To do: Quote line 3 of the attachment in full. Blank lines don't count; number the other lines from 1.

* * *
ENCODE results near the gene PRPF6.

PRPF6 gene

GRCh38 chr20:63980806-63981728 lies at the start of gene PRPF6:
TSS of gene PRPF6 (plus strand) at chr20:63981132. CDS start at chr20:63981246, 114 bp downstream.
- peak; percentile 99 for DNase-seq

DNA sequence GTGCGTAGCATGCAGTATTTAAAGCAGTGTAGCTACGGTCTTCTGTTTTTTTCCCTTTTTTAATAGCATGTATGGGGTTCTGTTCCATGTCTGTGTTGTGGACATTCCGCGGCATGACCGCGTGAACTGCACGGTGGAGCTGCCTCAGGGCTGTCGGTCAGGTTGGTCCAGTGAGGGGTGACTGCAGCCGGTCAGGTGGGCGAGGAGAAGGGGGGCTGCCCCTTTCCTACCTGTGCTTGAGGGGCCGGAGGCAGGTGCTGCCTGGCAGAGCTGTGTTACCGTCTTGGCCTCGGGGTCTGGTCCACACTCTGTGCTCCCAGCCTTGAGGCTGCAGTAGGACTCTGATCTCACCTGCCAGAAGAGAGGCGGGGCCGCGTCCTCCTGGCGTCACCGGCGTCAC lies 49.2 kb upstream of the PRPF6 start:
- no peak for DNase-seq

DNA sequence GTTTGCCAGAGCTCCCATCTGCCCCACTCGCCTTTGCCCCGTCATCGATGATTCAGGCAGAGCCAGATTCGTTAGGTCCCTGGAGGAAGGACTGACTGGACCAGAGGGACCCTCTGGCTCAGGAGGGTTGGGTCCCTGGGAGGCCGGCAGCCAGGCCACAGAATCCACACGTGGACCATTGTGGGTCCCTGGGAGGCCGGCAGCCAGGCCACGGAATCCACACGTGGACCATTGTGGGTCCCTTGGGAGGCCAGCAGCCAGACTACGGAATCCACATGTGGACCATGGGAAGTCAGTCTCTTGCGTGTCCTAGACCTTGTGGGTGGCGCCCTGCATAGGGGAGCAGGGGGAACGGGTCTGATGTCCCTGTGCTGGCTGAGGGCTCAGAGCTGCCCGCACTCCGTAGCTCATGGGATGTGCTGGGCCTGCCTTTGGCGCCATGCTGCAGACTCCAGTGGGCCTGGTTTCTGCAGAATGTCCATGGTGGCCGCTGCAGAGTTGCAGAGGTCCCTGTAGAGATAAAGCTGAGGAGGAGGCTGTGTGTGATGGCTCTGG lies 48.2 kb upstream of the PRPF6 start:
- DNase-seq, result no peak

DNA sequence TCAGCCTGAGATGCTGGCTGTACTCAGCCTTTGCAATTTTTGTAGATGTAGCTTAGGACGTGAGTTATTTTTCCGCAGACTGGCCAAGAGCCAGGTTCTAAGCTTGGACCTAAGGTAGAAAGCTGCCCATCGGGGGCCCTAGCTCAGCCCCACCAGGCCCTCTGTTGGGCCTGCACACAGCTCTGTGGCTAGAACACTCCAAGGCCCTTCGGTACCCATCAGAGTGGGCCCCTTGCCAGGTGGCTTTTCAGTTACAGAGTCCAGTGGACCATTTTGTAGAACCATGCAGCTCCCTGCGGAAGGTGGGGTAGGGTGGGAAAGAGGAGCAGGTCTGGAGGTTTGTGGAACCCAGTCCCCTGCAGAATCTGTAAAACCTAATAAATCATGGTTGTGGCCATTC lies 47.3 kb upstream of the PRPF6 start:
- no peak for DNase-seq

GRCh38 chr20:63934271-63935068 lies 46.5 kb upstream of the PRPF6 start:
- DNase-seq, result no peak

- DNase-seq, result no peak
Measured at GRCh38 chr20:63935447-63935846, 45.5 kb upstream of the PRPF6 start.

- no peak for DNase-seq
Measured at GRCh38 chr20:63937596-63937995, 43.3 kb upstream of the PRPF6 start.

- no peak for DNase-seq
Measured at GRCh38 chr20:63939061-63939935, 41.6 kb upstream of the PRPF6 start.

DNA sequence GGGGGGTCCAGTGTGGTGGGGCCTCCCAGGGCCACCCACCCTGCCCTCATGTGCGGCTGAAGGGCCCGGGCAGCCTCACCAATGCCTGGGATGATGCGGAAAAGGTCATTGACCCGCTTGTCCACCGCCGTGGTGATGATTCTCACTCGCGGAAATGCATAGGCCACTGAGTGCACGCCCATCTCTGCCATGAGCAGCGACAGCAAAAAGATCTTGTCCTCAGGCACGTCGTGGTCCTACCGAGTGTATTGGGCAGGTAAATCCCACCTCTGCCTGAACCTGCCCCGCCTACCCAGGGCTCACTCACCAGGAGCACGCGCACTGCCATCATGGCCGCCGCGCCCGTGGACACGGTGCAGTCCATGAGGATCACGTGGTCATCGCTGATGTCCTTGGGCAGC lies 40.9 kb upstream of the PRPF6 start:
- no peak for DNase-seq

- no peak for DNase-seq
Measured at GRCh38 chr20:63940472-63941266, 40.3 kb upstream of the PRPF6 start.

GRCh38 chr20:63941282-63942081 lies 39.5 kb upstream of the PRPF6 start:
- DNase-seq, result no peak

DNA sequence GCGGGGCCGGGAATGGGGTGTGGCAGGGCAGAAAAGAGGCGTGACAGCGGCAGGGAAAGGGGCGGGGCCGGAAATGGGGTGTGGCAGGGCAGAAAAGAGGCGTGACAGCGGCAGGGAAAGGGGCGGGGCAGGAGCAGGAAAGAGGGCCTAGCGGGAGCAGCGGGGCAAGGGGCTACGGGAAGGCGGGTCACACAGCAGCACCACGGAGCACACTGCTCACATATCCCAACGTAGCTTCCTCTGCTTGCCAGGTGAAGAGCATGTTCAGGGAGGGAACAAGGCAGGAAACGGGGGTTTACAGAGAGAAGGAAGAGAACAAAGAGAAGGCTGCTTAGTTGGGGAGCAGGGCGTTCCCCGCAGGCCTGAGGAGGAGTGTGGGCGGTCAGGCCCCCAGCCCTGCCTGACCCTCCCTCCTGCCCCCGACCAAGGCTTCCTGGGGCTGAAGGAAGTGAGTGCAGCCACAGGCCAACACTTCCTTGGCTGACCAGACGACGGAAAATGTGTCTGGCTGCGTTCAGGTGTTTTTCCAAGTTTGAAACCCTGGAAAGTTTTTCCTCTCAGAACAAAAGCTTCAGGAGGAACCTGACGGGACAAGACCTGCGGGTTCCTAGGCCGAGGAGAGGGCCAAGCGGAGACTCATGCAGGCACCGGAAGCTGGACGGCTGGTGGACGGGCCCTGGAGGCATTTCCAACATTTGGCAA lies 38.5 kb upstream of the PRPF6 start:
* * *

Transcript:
GRCh38 chr20:63980806-63981728 lies at the start of gene PRPF6: